about to evict our species for trashing the place. I have no home in the Canada
that is defined by a coffee chain named after a drunk driving Maple Leaf
who killed himself in a car crash; we have developed the souls of
fast food franchises, Lord whose products would actually prevent anyone from ever
becoming an Olympian if they lived off the crap that is served every day using
temporary foreign workers and dead end wage earners who can't feed, shelter or clothe themselves or their families on the pay they get from their billionaire bosses.
We pride ourselves as a nation on our compassion in times of global disasters Father,
but then refuse to face the realities of life for the disenfranchised
at home and around the world, we lack the courage to challenge the rich
and so sell out everyone below us on the food chain so that
the people who run the world don't take away what they allow us:
we are a nation of moral cowards, but this too shall pass.

And it will pass because You buried within us
the mutually beneficial creatures that humans are inexorably becoming.
Older generations like mine may be busy
dying into the husks of our lost causes, but the young are busy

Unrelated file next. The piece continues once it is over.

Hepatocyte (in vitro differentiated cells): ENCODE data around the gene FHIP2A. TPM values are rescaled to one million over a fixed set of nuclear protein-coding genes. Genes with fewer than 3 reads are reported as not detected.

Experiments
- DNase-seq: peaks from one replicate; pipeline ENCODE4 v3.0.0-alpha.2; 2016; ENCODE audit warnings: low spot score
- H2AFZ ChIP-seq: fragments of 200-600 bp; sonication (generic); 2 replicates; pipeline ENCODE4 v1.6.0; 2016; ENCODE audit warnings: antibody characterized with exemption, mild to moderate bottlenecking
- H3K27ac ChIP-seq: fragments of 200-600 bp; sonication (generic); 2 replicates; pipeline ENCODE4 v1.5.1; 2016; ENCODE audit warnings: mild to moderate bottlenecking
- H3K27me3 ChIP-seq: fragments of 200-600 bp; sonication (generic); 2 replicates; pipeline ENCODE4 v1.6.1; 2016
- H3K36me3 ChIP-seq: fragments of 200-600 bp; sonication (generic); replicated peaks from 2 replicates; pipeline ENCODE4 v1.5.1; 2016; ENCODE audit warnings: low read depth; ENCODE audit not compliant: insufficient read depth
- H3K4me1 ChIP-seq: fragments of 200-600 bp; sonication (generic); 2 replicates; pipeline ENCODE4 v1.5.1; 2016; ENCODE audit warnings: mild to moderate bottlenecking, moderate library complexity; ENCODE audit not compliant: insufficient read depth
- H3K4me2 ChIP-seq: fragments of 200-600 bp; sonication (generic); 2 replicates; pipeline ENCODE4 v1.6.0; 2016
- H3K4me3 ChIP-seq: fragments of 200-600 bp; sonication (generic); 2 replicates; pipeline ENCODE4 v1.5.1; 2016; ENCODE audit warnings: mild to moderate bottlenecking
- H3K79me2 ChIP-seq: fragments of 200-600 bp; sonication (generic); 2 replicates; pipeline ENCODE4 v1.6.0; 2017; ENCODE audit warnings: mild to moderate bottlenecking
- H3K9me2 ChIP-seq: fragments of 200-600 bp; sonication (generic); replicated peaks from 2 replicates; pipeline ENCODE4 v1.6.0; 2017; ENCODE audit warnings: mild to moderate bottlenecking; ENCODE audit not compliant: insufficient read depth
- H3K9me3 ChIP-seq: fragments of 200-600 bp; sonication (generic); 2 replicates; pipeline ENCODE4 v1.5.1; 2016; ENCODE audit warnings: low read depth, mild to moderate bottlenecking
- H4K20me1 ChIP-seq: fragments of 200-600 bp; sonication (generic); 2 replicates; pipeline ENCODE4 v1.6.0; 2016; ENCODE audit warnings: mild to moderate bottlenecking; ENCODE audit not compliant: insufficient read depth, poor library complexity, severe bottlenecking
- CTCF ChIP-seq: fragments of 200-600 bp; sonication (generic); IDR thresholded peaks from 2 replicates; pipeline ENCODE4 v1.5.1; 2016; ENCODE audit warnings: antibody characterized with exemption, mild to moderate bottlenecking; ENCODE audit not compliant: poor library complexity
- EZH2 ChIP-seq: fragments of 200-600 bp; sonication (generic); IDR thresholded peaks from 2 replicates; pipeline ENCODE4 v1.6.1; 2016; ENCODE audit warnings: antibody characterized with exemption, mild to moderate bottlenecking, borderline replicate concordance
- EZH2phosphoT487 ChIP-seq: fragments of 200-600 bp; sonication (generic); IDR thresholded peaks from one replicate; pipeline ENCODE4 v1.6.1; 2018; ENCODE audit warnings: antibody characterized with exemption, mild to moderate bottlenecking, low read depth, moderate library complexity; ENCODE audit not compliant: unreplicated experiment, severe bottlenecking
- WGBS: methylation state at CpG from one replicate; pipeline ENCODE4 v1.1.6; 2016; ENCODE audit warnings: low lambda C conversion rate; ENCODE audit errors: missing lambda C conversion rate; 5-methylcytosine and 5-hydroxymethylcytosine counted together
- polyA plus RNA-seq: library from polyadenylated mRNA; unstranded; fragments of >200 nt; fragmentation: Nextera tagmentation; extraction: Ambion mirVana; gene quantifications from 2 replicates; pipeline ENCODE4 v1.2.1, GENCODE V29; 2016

being born into humanity's best shot at redemption;
because all the answers already exist, Sermon on the Mount answers
no more complex than the cooperative lessons of Sesame Street;
answers no more complicated than just enough people refusing to remain idle,
refusing to become prey of economic predation,
defying the ways and means of greed.

You know, better than I Father, that our young will arrive at the tipping point together,
inside or outside their boxes, crossing the single axle of time, in time,
because once tipped, nothing will be the same, ever,
and all that once seemed insurmountable will become history.
That is my hope, my trust; the remnant of my defiance:
some of the young will rise as we fall, they will cross the fulcrum
of Social Darwinism; and a small but significant portion will become other
in the heart beat of the evolutionary instant and after that,
they will raise their children as symbiotic lifeforms on a symbiotic planet;
as new creatures in a new creation, in a world without end. Amen.

Saturday, March 29, 2014

I am resonant with lyric... (revised)

I am resonant with lyric...